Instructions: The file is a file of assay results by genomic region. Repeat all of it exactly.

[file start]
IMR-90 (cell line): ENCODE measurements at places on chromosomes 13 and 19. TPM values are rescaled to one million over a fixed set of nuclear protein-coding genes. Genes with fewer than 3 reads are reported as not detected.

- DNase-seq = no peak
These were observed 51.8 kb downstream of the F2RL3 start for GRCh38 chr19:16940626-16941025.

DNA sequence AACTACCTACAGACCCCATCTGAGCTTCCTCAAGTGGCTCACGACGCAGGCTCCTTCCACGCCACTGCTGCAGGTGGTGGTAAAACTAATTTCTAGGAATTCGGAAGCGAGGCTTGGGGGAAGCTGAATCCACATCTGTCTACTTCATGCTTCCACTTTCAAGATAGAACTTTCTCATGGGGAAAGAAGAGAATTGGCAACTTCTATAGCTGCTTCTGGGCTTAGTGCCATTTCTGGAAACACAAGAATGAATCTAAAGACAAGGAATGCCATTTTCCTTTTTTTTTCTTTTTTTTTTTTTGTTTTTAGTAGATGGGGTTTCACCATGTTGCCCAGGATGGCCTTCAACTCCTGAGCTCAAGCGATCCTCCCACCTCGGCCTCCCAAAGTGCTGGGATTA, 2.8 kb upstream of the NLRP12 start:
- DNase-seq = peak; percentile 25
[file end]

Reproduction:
IMR-90 (cell line): ENCODE measurements at places on chromosomes 13 and 19. TPM values are rescaled to one million over a fixed set of nuclear protein-coding genes. Genes with fewer than 3 reads are reported as not detected.

- DNase-seq = no peak
These were observed 51.8 kb downstream of the F2RL3 start for GRCh38 chr19:16940626-16941025.

DNA sequence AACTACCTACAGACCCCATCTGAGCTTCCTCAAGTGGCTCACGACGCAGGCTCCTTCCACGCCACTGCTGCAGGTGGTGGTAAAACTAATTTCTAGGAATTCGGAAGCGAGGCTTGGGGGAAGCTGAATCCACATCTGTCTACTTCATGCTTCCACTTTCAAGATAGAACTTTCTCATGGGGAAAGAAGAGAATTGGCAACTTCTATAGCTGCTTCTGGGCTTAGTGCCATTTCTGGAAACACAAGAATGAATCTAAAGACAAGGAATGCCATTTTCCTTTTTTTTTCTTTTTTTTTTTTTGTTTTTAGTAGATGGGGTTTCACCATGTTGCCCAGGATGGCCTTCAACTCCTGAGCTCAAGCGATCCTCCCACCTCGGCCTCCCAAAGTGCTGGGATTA, 2.8 kb upstream of the NLRP12 start:
- DNase-seq = peak; percentile 25